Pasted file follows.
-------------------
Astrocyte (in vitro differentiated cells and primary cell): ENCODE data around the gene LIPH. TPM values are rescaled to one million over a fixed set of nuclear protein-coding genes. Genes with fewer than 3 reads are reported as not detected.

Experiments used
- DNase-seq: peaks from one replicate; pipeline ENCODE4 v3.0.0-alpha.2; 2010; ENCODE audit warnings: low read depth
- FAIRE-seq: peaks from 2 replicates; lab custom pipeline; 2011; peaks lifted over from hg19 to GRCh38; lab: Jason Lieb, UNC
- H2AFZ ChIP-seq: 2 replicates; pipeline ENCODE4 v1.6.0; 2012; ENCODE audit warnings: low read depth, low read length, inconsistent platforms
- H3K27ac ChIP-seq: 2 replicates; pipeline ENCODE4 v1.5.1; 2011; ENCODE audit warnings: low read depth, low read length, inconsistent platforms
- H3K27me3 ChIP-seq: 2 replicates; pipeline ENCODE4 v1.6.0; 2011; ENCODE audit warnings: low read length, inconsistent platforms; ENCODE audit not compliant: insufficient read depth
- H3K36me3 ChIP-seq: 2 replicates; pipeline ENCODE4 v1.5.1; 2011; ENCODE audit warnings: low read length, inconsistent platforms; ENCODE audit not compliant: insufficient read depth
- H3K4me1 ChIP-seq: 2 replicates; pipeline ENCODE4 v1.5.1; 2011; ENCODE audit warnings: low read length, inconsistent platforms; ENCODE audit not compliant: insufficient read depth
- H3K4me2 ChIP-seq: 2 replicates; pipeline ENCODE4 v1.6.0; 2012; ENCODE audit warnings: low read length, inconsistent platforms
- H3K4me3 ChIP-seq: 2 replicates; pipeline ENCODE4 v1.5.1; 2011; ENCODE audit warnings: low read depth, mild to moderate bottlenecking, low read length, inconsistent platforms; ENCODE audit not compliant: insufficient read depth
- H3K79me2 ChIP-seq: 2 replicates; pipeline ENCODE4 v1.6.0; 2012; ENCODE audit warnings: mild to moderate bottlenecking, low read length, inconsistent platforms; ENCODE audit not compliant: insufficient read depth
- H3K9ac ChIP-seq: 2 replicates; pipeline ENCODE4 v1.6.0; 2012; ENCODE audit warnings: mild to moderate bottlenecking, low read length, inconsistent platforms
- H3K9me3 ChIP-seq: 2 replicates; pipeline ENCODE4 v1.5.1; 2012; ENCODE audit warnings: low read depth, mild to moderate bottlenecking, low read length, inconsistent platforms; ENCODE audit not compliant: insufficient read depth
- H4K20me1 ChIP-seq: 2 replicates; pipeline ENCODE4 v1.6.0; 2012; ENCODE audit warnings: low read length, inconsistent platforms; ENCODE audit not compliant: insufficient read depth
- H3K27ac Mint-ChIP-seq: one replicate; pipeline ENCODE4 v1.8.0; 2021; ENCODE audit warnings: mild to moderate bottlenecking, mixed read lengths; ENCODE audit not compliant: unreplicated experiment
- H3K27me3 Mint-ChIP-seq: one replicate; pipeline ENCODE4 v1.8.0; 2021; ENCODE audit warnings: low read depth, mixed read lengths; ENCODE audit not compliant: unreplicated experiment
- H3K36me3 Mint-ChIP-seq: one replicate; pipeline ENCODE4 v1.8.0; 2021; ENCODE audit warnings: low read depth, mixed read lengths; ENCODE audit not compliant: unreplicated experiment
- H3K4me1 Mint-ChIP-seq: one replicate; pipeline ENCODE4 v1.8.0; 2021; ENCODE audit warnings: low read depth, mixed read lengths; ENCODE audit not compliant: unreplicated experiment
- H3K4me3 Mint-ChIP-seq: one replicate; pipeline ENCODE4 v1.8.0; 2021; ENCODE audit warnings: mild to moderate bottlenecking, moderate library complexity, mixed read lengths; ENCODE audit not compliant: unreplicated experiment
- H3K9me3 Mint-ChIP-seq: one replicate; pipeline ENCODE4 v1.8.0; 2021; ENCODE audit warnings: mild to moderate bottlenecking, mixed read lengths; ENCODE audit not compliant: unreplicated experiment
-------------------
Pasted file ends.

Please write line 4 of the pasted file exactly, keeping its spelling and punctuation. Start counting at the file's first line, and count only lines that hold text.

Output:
- FAIRE-seq: peaks from 2 replicates; lab custom pipeline; 2011; peaks lifted over from hg19 to GRCh38; lab: Jason Lieb, UNC